Queen’s Fort

Posted By on November 22, 2014

Queen's Fort

exeter, ri

this doesn’t really qualify as a hike, per se. it’s just an interesting little property near fisherville brook (see below) that i decided to visit while i was in the area. i got this description from a geocaching website:

In 1675, a friendly indian reported to English colonists that Wampanoag sachem Metacom (also known as King Philip) was planning to exterminate the colonists. Metacom had the informer killed, and the colonists tried and executed his killers. These incidents soon blossomed into the short but brutal conflict known as King Philip’s War.

On Sunday December 19, 1675, a large body of English colonists, aided by a few hundred friendly Indians, attacked an island fortress village in Rhode Island’s Great Swamp. In this village were several hundred Wampanoag women and children, who were under the protection of the neutral Narragansett tribe. The battle that took place, known as the Great Swamp Fight, marked the defeat of the Narragansetts.

A few survivors joined other tribes in CT and western RI. Others apparently retreated to a stronghold on the borderline between the modern towns of North Kingstown and Exeter. Here they rallied around their queen, Quaiapen. Although only a few miles from an English fort, Quaiapen’s band held out for the rest of the war in this natural hilltop fortress formed by an ancient glacial moraine. The site was not discovered by the English until after the war, when Quaiapen’s band had moved to Connecticut, where they met their final fate.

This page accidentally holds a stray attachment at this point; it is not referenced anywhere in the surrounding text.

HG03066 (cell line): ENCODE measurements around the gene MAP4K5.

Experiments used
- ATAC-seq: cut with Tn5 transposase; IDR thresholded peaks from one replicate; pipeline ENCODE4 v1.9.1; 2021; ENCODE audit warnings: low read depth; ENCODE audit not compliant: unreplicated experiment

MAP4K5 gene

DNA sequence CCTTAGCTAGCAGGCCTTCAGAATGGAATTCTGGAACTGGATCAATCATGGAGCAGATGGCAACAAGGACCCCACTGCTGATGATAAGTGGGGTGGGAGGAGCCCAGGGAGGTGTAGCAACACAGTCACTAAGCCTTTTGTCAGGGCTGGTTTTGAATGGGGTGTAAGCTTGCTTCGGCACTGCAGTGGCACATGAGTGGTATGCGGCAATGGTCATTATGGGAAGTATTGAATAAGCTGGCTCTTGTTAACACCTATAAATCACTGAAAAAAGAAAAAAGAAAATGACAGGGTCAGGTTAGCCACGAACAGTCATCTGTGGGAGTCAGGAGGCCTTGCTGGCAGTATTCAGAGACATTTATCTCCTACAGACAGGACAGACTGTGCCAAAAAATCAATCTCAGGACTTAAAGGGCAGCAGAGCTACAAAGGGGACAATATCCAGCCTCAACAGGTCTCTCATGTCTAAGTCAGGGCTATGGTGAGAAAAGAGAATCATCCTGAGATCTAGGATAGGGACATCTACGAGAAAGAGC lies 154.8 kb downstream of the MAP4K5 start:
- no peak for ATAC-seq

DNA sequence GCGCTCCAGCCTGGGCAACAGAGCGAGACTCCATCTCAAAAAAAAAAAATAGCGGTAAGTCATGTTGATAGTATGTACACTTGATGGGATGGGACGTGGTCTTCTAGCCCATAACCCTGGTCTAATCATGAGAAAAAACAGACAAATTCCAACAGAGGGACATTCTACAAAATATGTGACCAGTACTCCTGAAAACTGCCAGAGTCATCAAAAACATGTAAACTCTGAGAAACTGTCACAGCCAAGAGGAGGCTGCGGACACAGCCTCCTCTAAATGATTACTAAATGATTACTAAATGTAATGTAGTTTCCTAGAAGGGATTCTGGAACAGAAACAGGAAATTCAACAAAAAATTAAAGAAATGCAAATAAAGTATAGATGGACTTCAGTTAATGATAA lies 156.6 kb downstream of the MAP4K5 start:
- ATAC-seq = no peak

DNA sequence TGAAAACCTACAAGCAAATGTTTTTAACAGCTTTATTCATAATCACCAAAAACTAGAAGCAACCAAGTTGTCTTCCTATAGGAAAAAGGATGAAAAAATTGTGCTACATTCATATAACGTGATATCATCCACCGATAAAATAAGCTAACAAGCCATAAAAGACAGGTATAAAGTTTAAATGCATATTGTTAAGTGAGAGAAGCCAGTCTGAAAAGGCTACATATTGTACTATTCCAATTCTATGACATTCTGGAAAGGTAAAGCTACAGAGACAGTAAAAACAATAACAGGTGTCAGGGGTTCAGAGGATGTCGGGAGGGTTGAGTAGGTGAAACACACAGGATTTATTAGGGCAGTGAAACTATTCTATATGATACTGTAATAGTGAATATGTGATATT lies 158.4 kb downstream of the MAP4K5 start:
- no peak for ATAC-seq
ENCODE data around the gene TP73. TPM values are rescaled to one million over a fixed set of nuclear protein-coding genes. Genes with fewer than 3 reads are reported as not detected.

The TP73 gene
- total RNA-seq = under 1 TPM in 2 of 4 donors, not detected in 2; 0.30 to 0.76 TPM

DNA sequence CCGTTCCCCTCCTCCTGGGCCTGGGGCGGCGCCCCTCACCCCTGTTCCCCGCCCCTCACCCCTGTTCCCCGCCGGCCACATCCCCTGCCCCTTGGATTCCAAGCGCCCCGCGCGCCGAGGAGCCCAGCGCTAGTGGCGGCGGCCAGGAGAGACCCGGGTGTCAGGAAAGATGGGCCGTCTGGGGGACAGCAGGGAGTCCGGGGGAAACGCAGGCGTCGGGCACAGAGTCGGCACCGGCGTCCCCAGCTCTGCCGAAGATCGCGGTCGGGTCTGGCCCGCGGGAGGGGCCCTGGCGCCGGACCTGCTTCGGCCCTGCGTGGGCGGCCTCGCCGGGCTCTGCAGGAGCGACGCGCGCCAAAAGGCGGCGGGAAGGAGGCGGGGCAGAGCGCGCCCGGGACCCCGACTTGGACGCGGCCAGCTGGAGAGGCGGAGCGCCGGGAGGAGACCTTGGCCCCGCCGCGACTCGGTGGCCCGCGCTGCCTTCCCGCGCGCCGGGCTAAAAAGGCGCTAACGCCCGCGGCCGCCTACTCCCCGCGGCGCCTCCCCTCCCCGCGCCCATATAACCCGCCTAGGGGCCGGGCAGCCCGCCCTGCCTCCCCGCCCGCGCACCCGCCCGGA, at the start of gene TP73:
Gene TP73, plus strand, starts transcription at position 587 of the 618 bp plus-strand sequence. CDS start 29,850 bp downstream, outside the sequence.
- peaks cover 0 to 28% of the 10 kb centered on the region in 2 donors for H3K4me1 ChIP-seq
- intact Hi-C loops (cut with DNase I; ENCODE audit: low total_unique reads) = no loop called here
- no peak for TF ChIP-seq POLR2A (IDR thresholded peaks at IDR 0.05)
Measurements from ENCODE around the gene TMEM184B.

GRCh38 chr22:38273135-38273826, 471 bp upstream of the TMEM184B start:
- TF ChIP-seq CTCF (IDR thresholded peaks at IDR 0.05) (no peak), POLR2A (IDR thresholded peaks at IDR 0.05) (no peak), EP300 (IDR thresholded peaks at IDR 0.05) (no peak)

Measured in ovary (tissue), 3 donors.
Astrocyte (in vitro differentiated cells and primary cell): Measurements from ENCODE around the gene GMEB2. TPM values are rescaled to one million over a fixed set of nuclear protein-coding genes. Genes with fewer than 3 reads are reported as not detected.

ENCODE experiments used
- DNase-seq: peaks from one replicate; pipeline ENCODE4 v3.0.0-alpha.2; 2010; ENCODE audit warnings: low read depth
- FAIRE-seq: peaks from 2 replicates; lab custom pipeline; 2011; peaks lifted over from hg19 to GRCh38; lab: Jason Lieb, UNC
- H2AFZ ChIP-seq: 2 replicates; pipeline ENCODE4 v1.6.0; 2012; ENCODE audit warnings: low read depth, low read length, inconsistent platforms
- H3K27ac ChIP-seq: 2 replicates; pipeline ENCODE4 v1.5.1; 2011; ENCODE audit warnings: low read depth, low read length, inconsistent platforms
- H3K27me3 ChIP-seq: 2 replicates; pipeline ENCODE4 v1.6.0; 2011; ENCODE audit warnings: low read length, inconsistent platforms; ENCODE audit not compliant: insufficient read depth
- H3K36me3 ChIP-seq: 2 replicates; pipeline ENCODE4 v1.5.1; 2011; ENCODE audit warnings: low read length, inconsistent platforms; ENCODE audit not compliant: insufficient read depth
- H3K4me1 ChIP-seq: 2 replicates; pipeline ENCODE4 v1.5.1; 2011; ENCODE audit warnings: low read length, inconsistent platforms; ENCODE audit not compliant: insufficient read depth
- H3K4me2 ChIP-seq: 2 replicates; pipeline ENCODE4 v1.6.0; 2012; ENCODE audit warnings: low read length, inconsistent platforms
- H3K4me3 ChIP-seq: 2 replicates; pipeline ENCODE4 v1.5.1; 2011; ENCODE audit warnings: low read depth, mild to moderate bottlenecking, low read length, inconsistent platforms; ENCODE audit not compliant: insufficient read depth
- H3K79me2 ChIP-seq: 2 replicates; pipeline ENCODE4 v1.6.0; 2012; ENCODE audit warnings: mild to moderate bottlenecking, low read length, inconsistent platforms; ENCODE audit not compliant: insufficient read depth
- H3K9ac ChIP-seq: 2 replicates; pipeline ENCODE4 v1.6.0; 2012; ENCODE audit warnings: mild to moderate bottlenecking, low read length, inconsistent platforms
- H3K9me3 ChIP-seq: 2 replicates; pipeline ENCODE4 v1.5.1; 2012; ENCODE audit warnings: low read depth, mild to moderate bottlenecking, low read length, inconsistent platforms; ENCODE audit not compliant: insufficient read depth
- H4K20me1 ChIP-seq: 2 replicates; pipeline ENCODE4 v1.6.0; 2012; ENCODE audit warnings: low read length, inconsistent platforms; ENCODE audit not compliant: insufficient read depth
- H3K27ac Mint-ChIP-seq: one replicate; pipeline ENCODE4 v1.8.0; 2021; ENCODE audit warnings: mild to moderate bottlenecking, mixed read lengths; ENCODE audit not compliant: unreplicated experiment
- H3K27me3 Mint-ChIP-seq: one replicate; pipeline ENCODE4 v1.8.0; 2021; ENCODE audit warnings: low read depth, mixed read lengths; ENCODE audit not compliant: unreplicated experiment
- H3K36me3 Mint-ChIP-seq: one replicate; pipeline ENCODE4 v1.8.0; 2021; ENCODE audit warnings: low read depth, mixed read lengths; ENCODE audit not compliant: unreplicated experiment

Early histories of the area claim that Quaipen lived in an underground cavern that was very well hidden. Perhaps, as you search for this cache, you will discover it.

Drive west on Stony Lane to just west of the intersection with Narrow Lane. Look for a dirt road leading into the woods at N41 35.564 W71 31.273. You can park on Stony Lane, or if you have 4WD, venture into the woods on the dirt road. This is state property. There are at least two paths that lead up the hill from the dirt road to the remarkable hilltop redoubt. Be sure to take some time to explore this fascinating area.

um, i didn’t really find a dirt road, exactly, but i did find a barely-discernible track that might have been a dirt road, once. again, as in the post below, this entire site was covered to ankle depth in leaves, so paths and dirt roads were really hard to guess at.

lots of rocks

lots of rocks

there sure were lots of boulders all through here, and had it not been for the leaves, i might have stayed to explore more, and maybe look for the mysterious cavern mentioned above. but the footing was tricky, so i poked around for maybe 10 minutes and called it a day.

rock wall

rock wall

one of the other bits of lore about this site that i found on the intertubes mentioned that the queen had with her a man who was renowned as a mason, so i looked for some rock work and this is what i found. it’s not anything special, but it is on the top of a hill and overlooks the small valley, so maybe this is the spot?

tree carvings

tree carvings

there were a lot of beech trees on this property, and i’m guessing this has been a popular site for a lot of years, as the poor trees bore witness to hundreds of carvings. i was able to make this one out, “1923,” and saw another one that was dated 1954.

i have not added queen’s fort to the hikefinder, as it’s not really a hike. you can copy the coordinates above and paste them into google maps if you want to visit here.


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